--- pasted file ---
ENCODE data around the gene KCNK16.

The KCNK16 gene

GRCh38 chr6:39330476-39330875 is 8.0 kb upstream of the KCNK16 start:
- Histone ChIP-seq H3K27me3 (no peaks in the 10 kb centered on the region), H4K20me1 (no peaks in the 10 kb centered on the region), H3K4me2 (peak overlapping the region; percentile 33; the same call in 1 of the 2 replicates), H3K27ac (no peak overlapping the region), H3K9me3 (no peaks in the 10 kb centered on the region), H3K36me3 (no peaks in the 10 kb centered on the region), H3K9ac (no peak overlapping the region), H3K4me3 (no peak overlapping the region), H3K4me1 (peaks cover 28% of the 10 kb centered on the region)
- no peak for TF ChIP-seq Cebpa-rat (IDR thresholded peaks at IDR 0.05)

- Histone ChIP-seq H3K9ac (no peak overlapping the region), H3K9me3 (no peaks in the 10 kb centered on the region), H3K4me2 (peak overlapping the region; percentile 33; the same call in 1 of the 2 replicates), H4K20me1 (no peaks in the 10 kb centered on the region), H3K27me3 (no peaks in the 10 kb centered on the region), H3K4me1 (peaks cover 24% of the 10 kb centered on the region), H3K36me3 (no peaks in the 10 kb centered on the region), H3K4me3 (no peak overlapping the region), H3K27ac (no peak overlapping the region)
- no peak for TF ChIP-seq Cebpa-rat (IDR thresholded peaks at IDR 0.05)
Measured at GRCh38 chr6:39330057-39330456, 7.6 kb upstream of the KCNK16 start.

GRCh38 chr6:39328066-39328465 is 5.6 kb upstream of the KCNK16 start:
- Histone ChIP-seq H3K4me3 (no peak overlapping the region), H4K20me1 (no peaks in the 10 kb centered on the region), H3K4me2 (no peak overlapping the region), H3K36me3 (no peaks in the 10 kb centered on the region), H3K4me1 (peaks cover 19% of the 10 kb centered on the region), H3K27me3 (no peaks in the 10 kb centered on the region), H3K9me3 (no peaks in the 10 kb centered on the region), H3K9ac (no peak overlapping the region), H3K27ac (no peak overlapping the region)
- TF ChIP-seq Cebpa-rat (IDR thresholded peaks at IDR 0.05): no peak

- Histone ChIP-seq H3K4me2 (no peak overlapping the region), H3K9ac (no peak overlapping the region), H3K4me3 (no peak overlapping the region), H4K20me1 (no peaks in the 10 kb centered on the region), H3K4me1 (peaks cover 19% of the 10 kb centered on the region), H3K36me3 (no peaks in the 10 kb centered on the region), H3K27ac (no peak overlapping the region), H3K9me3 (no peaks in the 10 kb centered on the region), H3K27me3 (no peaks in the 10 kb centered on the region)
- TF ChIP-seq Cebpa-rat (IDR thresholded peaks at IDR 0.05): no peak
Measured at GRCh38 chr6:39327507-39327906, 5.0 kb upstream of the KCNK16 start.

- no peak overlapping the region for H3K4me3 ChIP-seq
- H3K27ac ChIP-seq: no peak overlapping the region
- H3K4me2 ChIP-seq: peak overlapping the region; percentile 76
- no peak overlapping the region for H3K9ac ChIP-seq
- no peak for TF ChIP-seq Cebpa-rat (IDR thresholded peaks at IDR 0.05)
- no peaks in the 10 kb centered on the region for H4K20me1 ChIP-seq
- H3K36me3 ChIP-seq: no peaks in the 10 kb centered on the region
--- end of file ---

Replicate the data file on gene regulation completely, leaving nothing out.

ENCODE data around the gene KCNK16.

The KCNK16 gene

GRCh38 chr6:39330476-39330875 is 8.0 kb upstream of the KCNK16 start:
- Histone ChIP-seq H3K27me3 (no peaks in the 10 kb centered on the region), H4K20me1 (no peaks in the 10 kb centered on the region), H3K4me2 (peak overlapping the region; percentile 33; the same call in 1 of the 2 replicates), H3K27ac (no peak overlapping the region), H3K9me3 (no peaks in the 10 kb centered on the region), H3K36me3 (no peaks in the 10 kb centered on the region), H3K9ac (no peak overlapping the region), H3K4me3 (no peak overlapping the region), H3K4me1 (peaks cover 28% of the 10 kb centered on the region)
- no peak for TF ChIP-seq Cebpa-rat (IDR thresholded peaks at IDR 0.05)

- Histone ChIP-seq H3K9ac (no peak overlapping the region), H3K9me3 (no peaks in the 10 kb centered on the region), H3K4me2 (peak overlapping the region; percentile 33; the same call in 1 of the 2 replicates), H4K20me1 (no peaks in the 10 kb centered on the region), H3K27me3 (no peaks in the 10 kb centered on the region), H3K4me1 (peaks cover 24% of the 10 kb centered on the region), H3K36me3 (no peaks in the 10 kb centered on the region), H3K4me3 (no peak overlapping the region), H3K27ac (no peak overlapping the region)
- no peak for TF ChIP-seq Cebpa-rat (IDR thresholded peaks at IDR 0.05)
Measured at GRCh38 chr6:39330057-39330456, 7.6 kb upstream of the KCNK16 start.

GRCh38 chr6:39328066-39328465 is 5.6 kb upstream of the KCNK16 start:
- Histone ChIP-seq H3K4me3 (no peak overlapping the region), H4K20me1 (no peaks in the 10 kb centered on the region), H3K4me2 (no peak overlapping the region), H3K36me3 (no peaks in the 10 kb centered on the region), H3K4me1 (peaks cover 19% of the 10 kb centered on the region), H3K27me3 (no peaks in the 10 kb centered on the region), H3K9me3 (no peaks in the 10 kb centered on the region), H3K9ac (no peak overlapping the region), H3K27ac (no peak overlapping the region)
- TF ChIP-seq Cebpa-rat (IDR thresholded peaks at IDR 0.05): no peak

- Histone ChIP-seq H3K4me2 (no peak overlapping the region), H3K9ac (no peak overlapping the region), H3K4me3 (no peak overlapping the region), H4K20me1 (no peaks in the 10 kb centered on the region), H3K4me1 (peaks cover 19% of the 10 kb centered on the region), H3K36me3 (no peaks in the 10 kb centered on the region), H3K27ac (no peak overlapping the region), H3K9me3 (no peaks in the 10 kb centered on the region), H3K27me3 (no peaks in the 10 kb centered on the region)
- TF ChIP-seq Cebpa-rat (IDR thresholded peaks at IDR 0.05): no peak
Measured at GRCh38 chr6:39327507-39327906, 5.0 kb upstream of the KCNK16 start.

- no peak overlapping the region for H3K4me3 ChIP-seq
- H3K27ac ChIP-seq: no peak overlapping the region
- H3K4me2 ChIP-seq: peak overlapping the region; percentile 76
- no peak overlapping the region for H3K9ac ChIP-seq
- no peak for TF ChIP-seq Cebpa-rat (IDR thresholded peaks at IDR 0.05)
- no peaks in the 10 kb centered on the region for H4K20me1 ChIP-seq
- H3K36me3 ChIP-seq: no peaks in the 10 kb centered on the region